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UN Webinar on Climate Change March 2022

March 25, 2022, New York, New York – Women around the world are on the front lines of global climate change and, in many cases, are especially suffering because of it. Yet, in many ways, their voices still need to be heard. 

That was one of the messages of a March 14, 2022, webinar, Climate Change and Environmental Injustice: Empowering Women, offered by the Dominican Sisters Conference as a Non-Governmental Organization (NGO) parallel event of the United Nations’ 66th session of the Commission on the Status of Women (CSW). CSW66 was held March 14-25, 2022. 

“The world is a web of relationships where everything is connected,” said Adrian Dominican Sister Durstyne Farnan, OP, in her introduction. Sister Durstyne is the NGO Dominican Representative to the United Nations.

Sister Durstyne Farnan, OP
Sister Durstyne Farnan, OP

Sister Durstyne noted Pope Francis’ urgent appeal in his encyclical, Laudato Si’, for a new dialogue among people throughout Earth as humanity works to combat global climate change. “We need a conversation that includes everyone, since the environmental challenges affect us all,” she said. 

The webinar was an opportunity for about 100 participants from throughout the world to listen to four women speak about the challenges their countries face and the efforts – especially of women – to heal Earth.

South Africa

Ndivile Mokoena, a committed Catholic lay woman from South Africa, said Africa has experienced many effects of climate change, such as floods and droughts, that have “already caused enormous damage and displaced thousands of people.” She said Africa is also challenged by competition for land, deforestation, and activities such as coal mining, which threaten the biodiversity of many areas.

Ndivile is involved in the social justice movement for the Archdiocese of Johannesburg and works on social justice with women’s cooperatives. She spoke of the challenges faced by African women and of their involvement in sustainable practices and environmental issues. African women and girls “carry the brunt” of climate change yet are often “pushed aside” from conversations about the issue, she said.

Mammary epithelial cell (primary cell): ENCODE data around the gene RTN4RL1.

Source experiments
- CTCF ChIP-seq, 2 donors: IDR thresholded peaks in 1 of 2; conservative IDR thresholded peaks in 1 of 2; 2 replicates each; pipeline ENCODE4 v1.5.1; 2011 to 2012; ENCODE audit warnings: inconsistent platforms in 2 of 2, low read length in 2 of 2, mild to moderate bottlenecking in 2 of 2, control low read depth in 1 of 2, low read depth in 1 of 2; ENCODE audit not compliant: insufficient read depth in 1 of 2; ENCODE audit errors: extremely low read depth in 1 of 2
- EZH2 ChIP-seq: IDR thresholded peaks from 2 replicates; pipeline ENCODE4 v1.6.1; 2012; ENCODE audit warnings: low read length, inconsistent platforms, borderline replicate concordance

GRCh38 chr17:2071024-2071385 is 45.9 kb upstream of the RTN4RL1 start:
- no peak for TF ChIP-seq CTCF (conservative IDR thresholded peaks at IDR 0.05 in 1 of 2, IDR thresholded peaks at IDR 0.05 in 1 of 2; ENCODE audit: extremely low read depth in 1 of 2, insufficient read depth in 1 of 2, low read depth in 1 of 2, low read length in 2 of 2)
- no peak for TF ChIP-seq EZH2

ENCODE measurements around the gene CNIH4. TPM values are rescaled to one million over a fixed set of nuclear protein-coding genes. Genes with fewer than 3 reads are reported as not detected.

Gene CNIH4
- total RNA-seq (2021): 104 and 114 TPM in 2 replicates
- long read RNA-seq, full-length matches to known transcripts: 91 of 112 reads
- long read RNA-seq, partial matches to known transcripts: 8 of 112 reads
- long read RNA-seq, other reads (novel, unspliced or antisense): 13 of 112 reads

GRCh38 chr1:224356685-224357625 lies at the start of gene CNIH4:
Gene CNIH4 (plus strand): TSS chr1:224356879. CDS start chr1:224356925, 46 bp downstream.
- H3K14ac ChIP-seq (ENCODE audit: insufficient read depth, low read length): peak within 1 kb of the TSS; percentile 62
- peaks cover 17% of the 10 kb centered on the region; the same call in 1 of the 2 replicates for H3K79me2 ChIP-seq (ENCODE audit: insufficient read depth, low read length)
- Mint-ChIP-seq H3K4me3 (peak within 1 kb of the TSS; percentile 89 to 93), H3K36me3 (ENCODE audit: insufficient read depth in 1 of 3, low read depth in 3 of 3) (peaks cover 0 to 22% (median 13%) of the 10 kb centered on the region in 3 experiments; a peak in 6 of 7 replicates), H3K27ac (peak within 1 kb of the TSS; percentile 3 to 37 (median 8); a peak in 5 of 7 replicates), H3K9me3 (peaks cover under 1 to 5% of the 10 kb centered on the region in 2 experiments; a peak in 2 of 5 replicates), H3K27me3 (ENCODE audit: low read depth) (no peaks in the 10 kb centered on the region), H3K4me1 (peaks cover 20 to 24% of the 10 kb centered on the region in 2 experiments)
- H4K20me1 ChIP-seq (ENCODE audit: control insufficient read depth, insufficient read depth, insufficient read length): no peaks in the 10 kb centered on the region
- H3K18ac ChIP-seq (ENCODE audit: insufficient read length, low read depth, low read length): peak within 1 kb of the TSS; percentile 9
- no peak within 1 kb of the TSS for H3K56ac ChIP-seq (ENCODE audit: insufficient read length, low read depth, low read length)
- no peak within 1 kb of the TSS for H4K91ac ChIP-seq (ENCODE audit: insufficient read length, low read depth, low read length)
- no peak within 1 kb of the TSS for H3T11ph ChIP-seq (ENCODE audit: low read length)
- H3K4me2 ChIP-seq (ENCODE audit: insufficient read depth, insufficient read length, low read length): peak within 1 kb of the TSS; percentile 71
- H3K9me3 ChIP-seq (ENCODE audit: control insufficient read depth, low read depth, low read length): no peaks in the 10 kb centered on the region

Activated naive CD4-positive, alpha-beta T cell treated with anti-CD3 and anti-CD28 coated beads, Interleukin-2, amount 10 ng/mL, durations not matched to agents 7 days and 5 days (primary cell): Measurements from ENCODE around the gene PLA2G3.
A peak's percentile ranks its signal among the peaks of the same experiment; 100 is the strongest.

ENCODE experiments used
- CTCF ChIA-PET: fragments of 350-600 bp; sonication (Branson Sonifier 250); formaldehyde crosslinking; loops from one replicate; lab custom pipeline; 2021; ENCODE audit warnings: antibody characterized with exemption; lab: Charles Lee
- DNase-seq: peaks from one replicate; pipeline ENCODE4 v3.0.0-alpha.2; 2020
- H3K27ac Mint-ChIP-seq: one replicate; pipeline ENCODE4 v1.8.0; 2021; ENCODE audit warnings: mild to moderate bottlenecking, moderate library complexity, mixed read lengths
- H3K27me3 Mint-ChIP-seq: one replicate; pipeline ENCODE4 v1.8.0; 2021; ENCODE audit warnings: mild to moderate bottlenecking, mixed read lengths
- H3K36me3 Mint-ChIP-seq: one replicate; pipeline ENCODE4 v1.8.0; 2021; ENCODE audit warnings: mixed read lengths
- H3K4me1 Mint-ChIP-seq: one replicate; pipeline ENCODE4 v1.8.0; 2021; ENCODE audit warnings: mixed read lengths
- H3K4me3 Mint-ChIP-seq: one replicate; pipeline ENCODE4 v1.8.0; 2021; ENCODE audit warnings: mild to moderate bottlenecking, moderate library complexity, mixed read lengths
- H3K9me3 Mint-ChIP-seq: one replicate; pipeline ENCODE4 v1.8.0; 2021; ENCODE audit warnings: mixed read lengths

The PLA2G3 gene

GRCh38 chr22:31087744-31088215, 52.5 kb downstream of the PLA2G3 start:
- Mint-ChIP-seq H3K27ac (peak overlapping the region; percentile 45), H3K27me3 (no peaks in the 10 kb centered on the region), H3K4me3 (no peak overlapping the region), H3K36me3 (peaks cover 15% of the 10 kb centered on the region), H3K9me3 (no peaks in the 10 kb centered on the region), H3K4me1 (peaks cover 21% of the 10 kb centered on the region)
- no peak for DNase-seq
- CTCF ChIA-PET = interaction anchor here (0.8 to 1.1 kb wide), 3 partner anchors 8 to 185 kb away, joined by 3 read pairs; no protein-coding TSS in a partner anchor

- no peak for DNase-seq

Ndivile described climate change as an equity issue. “If you are poor, female, or otherwise marginalized, you are at great risk of losing your already limited assets, livelihood, and life from climate change impacts,” she said.  

But Ndivile focused her presentation on the many ways that African women are working to build sustainability and combat climate change. Working from their traditional and indigenous knowledge, they are involved in food processing, preserving food through jams and sauces, and growing herbs and medicines to generate income for their families, Ndivile said. Because of the struggle to obtain land for this work, she added, women often approach local schools and churches and receive permission to use their land as a community farm. 

Ndivile also spoke of the challenges of energy access and transition. “Electricity and [other forms of] energy are critical for driving development, but sub-Saharan Africa remains the most electricity-poor region,” she said. “Addressing this issue through the use of renewable resources provides the opportunity to support immediate development objectives to improve lives.”

United States

Sister Corinne Sanders, OP
Sister Corinne Sanders, OP

Sister Corinne Sanders, OP, Director of the Office of Sustainability for the Adrian Dominican Sisters, spoke on the variety of ways the Congregation is addressing climate change. 

One way to make the Motherhouse campus sustainable is through permaculture, a system of land use that follows the patterns of nature and works with natural systems, Sister Corinne said. “We understand our ministry is to care for the Earth, the same as caring for others,” she said. “We strive to live in balance, reciprocity, and simplicity with Earth.” 

Through permaculture, the Adrian Dominican Sisters engage in a number of healing policies, including:

  • Building soil health: While traditional agriculture depletes the soil, the Sisters add nutrients to the soil through the use of composting and no-till farming. Sister Corinne said one focus is to hold carbon in the soil rather than releasing it into the atmosphere and adding to global warming.